Catching up on a few things I missed this summer:
Jack Kirby Estate Loses To Disney
On the heels of Comic Con a judge ruled that Jack Kirby’s heirs are not entitled intellectual property rights to Marvel characters that he created because he did “work-for-hire”.
In the event that a Court finds the individual to be an independent contractor rather than an employee, the contract requires that individual to “assign” the copyright.
So, the Studio play it both ways. They argue that artists such as you and composers and lyricists are independent contractors and not employees and therefore not eligible to the protections accorded under federal and state labor law, but, for purposes of copyright they are certainly employees and their work-product belongs to the nice people paying the bills.
Composers Lose Unionization Effort
Jim Goodman’s analysis is a good segue because just like VFX artists, composers have been trying to organize so they can have access to health insurance and retirement benefits. The studios have refused to recognize the effort because they deem them to be… wait for it…independent contractors!:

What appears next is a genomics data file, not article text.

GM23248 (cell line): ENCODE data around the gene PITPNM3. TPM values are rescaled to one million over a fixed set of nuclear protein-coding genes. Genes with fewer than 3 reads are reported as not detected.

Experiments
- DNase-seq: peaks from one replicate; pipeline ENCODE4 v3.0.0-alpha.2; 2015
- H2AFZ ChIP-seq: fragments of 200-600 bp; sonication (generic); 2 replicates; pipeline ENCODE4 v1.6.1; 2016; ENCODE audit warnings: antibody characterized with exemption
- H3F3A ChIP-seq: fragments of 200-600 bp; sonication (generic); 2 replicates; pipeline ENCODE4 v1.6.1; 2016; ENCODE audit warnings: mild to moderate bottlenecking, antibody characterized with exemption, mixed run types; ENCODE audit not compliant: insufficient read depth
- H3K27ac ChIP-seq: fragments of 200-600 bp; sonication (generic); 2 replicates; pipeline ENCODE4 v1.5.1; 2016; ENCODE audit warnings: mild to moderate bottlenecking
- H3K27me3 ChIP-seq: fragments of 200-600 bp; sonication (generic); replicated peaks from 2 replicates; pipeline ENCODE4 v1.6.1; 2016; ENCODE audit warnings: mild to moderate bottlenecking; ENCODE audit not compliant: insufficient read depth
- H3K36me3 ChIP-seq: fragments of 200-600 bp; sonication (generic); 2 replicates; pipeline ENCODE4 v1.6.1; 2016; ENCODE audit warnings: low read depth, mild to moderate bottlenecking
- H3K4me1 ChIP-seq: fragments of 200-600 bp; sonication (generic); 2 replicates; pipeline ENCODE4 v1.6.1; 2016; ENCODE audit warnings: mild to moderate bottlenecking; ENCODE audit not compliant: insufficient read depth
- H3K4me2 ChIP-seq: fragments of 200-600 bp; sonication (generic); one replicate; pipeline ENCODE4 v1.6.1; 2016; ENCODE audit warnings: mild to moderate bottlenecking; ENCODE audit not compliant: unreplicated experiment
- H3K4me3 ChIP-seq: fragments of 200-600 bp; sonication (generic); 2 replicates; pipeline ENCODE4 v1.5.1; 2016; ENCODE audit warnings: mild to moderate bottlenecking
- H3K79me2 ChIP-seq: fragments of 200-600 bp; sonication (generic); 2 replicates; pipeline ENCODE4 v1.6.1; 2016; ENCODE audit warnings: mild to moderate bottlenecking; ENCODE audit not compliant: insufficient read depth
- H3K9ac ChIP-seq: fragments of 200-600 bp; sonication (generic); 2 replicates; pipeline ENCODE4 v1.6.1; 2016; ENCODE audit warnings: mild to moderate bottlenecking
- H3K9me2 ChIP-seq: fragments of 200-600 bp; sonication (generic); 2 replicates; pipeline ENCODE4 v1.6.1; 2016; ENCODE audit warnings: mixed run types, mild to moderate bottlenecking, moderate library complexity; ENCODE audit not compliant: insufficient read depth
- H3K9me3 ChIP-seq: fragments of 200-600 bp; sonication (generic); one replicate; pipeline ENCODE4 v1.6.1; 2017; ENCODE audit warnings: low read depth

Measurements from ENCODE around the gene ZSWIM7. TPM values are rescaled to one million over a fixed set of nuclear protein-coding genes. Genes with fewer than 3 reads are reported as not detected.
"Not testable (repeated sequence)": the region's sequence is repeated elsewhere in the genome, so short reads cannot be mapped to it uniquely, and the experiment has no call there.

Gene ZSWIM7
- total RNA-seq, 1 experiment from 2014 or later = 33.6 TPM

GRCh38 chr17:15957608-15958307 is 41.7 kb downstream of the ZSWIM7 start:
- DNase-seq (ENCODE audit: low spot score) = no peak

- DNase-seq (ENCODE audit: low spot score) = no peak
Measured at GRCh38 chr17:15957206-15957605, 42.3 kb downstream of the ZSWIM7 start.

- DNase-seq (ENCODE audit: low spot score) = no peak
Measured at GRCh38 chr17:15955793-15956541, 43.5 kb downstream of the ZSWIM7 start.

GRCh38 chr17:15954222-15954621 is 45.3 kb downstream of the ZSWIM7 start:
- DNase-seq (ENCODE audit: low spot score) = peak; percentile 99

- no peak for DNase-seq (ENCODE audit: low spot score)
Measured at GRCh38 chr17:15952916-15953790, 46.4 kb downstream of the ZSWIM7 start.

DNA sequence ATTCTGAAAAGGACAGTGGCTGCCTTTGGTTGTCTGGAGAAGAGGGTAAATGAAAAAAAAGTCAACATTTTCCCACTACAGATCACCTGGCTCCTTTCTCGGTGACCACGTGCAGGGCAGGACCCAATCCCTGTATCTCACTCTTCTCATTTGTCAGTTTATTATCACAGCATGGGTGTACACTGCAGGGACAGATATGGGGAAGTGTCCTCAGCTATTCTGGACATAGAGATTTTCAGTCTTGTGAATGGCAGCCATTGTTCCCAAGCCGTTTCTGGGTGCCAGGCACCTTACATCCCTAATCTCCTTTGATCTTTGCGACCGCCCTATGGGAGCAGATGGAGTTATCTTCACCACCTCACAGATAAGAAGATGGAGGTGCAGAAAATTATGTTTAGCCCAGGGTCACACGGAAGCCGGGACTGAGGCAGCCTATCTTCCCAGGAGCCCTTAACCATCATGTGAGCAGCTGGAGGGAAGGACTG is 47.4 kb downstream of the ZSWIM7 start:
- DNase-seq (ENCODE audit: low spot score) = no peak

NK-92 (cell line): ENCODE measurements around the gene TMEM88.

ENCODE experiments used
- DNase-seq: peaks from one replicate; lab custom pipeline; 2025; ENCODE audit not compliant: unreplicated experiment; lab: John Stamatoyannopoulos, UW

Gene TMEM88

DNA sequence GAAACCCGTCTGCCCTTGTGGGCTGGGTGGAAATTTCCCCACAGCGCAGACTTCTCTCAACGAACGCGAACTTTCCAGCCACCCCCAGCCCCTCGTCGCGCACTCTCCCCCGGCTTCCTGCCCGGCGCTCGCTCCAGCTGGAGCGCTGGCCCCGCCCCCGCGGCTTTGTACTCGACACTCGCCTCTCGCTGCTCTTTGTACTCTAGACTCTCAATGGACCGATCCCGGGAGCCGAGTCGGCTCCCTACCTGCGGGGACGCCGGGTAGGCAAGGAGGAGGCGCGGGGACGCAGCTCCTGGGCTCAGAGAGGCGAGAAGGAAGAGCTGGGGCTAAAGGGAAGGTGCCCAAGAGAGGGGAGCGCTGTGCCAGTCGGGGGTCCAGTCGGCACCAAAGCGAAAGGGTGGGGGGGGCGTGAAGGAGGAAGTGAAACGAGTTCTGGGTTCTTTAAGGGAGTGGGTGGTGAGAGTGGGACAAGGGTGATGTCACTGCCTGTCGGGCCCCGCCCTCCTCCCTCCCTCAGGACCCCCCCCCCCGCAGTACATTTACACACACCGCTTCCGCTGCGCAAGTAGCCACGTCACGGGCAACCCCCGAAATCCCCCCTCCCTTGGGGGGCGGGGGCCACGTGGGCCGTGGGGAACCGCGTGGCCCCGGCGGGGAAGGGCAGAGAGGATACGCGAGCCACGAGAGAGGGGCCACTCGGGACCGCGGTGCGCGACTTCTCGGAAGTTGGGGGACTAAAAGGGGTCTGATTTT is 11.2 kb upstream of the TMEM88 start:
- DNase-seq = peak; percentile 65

Sources said studio execs and AMPTP officials continue to believe that composers and songwriters are “independent contractors” — echoing a ruling by the National Labor Relations Board in the 1980s — and don’t feel there is any compelling reason to voluntarily go along with a unionization request.